One of the most difficult challenges Julia and I face is how in the world do we raise a kid right? It is SO tough! When you see other people, you get a million different examples of what to do. But, even with the best intentions and the greatest plan, living that plan out consistently on a daily basis is exhausting and doesn’t guarantee good results!
One of the things we try to focus on A LOT is teaching Eli to have good character. It’s a difficult thing to teach…especially to an 8 year old. When I hear him share about his day with things like, “I told ____ that I was smarter than him because I’m in the gifted program” or I see how he bosses other kids around when playing with them, it makes me cringe. As we work with him on things, I am constantly reminding myself “remember what YOU were like and the tactless things you said and did when YOU were 8!” That helps me to have perspective and not get too frustrated, but I don’t want that to prevent us from setting the bar high.
So, one of the things we struggle with is…how do we encourage good character rather than good results. Whenever Eli accomplishes something good (winning an award, good report card, etc), we always make sure to let him know how proud we are of him. However, we go out of our way to remind him how much we love him just for who he is…not for whatever he accomplished. As much as it sounds cliche, I would MUCH rather him get last place in a swim meet having given it his all with a great attitude than get first place and be rude to others or not have tried hard. Swimming is just swimming, but what I’m concerned about is his HEART, not his results.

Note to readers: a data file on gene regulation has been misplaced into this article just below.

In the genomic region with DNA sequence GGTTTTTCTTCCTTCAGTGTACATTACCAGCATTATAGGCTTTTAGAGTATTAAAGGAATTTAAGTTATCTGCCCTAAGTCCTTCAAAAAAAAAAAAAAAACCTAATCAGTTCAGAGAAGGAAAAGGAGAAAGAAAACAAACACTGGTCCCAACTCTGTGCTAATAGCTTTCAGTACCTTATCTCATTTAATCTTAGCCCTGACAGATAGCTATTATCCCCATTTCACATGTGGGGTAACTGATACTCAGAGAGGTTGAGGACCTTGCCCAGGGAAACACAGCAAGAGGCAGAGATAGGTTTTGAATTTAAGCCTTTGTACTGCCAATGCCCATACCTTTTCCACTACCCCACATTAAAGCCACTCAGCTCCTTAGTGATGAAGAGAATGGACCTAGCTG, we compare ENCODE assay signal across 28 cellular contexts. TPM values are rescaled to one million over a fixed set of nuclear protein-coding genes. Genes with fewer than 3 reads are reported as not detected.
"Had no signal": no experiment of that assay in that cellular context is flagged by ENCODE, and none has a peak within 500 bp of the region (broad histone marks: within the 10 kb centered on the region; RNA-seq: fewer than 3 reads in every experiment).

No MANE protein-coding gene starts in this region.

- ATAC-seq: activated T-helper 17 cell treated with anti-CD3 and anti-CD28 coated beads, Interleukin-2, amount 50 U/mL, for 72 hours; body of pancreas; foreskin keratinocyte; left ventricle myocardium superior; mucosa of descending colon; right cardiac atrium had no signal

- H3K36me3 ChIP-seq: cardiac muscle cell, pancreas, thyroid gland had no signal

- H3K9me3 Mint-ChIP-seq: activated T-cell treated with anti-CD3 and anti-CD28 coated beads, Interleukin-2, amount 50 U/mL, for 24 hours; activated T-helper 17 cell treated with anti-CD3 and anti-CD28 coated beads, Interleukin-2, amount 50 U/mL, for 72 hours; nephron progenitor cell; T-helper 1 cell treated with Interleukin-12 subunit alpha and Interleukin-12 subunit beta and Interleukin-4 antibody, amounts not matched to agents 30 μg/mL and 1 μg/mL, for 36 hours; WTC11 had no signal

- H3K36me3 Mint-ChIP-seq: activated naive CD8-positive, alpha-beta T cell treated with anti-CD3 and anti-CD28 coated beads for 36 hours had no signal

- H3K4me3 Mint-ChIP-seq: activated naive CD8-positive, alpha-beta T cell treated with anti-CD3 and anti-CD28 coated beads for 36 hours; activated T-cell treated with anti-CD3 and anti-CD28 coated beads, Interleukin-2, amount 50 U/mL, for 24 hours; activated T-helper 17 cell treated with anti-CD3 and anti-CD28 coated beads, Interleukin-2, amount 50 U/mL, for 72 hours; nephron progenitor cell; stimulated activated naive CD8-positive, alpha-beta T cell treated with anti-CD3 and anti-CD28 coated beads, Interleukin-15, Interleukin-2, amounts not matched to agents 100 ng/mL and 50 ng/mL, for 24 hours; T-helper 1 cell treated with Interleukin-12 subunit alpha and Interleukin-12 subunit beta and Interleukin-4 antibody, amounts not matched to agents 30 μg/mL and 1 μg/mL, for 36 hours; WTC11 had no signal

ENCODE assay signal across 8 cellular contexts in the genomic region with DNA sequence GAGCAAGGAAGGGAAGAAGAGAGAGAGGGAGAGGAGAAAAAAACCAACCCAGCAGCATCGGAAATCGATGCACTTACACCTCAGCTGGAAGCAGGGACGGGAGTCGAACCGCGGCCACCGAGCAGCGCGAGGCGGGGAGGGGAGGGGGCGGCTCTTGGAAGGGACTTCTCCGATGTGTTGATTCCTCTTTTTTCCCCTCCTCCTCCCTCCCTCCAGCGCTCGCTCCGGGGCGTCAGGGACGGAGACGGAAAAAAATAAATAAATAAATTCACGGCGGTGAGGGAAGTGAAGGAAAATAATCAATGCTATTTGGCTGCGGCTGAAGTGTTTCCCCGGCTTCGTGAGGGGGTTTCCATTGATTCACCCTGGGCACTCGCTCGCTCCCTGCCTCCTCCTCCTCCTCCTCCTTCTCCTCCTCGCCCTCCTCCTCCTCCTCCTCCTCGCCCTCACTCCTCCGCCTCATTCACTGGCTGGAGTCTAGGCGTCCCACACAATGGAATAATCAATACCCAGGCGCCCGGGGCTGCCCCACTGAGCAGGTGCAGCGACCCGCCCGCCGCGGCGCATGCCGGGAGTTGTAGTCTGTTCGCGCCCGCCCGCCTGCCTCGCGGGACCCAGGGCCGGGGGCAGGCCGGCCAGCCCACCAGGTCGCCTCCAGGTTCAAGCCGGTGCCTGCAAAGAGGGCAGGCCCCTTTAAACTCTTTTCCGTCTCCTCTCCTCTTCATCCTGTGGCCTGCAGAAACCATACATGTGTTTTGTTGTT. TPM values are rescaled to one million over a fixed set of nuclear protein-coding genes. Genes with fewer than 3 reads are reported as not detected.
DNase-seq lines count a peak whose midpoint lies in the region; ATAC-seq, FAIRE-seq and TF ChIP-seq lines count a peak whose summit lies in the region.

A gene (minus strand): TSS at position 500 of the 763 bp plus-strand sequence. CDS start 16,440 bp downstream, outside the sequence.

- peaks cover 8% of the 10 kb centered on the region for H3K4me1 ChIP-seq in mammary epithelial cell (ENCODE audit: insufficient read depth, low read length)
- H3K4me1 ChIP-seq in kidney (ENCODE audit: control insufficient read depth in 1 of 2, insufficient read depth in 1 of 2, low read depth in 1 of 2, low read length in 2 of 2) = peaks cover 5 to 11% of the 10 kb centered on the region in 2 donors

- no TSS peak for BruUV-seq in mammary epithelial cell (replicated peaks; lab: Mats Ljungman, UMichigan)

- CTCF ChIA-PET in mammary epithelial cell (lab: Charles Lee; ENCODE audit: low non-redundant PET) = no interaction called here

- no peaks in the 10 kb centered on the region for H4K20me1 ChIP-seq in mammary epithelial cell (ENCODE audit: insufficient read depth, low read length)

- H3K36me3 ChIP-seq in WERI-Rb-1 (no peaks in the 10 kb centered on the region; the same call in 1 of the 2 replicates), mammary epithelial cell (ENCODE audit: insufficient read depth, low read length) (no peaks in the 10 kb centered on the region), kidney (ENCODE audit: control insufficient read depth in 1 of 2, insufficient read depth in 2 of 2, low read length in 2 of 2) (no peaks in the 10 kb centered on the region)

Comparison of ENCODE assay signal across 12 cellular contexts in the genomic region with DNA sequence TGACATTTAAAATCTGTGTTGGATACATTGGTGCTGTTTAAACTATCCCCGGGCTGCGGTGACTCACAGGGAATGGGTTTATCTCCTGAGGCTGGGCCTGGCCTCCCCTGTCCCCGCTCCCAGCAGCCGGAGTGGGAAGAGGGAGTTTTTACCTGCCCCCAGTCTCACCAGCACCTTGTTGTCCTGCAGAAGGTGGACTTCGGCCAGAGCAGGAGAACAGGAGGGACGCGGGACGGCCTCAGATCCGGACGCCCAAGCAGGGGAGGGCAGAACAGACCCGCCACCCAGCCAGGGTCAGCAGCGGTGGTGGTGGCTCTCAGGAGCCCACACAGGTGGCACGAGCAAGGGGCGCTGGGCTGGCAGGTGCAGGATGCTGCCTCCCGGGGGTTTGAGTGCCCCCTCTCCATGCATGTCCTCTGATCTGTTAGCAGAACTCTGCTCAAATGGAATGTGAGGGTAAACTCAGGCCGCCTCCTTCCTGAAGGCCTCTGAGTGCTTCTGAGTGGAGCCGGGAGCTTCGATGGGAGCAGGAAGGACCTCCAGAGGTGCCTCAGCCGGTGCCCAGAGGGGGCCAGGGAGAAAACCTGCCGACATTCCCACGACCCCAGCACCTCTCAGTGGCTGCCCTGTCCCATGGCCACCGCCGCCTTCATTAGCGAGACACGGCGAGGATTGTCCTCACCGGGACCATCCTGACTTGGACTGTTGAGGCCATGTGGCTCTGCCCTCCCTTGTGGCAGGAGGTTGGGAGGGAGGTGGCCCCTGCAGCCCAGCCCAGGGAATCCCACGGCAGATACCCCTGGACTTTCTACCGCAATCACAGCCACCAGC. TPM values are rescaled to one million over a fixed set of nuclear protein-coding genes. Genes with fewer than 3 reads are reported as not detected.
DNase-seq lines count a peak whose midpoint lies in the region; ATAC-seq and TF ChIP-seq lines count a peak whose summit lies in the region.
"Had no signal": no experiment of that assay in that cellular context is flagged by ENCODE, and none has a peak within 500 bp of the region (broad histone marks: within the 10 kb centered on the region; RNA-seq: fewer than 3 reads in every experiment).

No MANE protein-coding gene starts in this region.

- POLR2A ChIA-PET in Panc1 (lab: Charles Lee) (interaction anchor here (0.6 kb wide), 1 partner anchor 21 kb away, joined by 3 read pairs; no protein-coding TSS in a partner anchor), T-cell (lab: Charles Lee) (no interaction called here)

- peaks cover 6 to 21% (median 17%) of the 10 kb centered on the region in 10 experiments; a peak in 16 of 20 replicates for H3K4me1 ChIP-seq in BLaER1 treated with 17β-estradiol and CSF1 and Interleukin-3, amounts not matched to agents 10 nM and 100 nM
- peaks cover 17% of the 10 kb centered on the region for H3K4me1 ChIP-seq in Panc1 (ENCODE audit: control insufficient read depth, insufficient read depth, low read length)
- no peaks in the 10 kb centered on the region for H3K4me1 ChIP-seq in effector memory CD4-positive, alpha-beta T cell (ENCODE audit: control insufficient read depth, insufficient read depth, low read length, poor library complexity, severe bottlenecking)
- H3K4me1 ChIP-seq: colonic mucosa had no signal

I believe by focusing too much on results, that sends the message that WITHOUT the results they are not loved or appreciated. That tells them, it’s not THEM that you love, but rather it is what they can do. But character is something that will define them for the rest of their lives. By nurturing that now, it can be something that stays with them forever.
Recently we had a great day with Eli. He came home from school with a perfect report card. Of course, we were excited about it and told him we were proud. Then, after school he had a tennis lesson. To give you the background…we’ve had a tough time at tennis lessons recently. He has been prone to goofing off, not paying attention, and being silly. This has been frustrating to the coach and us and we’ve been trying to work with Eli on realizing it and making changes. So on this day, he had a FABULOUS lesson. He was focused, respectful to the coach, and made an huge effort to be encouraging to the other kids there whenever they were hitting. After the lesson, the coach specifically mentioned how awesome Eli did and how kind and respectful he was. We were SO happy! It gave us such joy to see and hear that. Later than night, Julia and I decided we wanted to reward him for his amazing day, but rather than do it for the good grades he achieved, we wanted to reward him for the awesome character and behavior he showed at tennis. So, I left him a note and a pack of Pokemon cards for him to find when he woke up…as a reward for the kindness he showed.
My advice to you:
The next time your kid achieves something good, make sure to praise them. But, make sure they know that you love them and are proud of them even without that accomplishment. And when you see them showing good character, try to praise them even more.